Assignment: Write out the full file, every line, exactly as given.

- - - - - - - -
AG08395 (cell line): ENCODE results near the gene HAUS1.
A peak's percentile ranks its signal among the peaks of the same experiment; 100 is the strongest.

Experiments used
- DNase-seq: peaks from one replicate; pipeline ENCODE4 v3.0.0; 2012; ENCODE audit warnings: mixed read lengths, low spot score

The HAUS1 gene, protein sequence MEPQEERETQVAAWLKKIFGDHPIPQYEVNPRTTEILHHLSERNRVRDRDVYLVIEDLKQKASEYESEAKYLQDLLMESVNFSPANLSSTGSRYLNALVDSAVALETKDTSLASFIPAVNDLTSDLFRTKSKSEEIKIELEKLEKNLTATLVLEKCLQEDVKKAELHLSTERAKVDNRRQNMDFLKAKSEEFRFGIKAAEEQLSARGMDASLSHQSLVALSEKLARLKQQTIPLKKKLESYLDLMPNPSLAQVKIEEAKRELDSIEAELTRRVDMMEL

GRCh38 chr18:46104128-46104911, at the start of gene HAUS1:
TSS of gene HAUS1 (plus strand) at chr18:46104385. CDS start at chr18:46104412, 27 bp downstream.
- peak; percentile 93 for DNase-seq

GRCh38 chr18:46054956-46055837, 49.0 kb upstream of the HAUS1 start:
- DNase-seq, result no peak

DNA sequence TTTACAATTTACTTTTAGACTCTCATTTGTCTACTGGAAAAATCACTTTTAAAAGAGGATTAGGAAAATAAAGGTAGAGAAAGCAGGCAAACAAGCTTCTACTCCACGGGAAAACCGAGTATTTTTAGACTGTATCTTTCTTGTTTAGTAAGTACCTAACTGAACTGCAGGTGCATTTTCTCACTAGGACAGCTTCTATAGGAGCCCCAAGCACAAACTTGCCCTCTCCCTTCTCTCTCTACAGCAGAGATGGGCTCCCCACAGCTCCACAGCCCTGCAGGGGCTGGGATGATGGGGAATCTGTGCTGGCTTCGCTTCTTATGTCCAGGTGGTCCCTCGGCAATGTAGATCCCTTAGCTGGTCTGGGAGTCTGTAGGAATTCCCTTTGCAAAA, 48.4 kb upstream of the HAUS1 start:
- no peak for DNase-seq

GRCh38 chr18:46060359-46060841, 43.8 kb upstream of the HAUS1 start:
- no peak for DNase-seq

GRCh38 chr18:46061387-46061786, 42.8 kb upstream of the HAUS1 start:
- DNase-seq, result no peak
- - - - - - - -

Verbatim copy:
AG08395 (cell line): ENCODE results near the gene HAUS1.
A peak's percentile ranks its signal among the peaks of the same experiment; 100 is the strongest.

Experiments used
- DNase-seq: peaks from one replicate; pipeline ENCODE4 v3.0.0; 2012; ENCODE audit warnings: mixed read lengths, low spot score

The HAUS1 gene, protein sequence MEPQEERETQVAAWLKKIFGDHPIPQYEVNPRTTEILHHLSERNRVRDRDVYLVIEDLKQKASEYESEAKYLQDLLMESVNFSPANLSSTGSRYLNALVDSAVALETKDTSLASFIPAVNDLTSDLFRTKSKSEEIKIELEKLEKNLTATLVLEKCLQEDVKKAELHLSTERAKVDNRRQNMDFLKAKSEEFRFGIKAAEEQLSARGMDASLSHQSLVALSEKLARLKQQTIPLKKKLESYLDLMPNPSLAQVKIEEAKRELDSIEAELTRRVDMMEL

GRCh38 chr18:46104128-46104911, at the start of gene HAUS1:
TSS of gene HAUS1 (plus strand) at chr18:46104385. CDS start at chr18:46104412, 27 bp downstream.
- peak; percentile 93 for DNase-seq

GRCh38 chr18:46054956-46055837, 49.0 kb upstream of the HAUS1 start:
- DNase-seq, result no peak

DNA sequence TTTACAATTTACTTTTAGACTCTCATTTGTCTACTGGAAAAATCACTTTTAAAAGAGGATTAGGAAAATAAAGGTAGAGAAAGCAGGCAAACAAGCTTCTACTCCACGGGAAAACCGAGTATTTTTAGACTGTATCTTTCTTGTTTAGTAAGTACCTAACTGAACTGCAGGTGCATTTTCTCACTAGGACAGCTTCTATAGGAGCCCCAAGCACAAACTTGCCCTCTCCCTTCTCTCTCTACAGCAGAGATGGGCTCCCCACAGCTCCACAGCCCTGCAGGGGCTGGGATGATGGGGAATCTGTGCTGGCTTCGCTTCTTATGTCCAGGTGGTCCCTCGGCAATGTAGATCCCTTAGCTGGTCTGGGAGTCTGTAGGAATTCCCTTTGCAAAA, 48.4 kb upstream of the HAUS1 start:
- no peak for DNase-seq

GRCh38 chr18:46060359-46060841, 43.8 kb upstream of the HAUS1 start:
- no peak for DNase-seq

GRCh38 chr18:46061387-46061786, 42.8 kb upstream of the HAUS1 start:
- DNase-seq, result no peak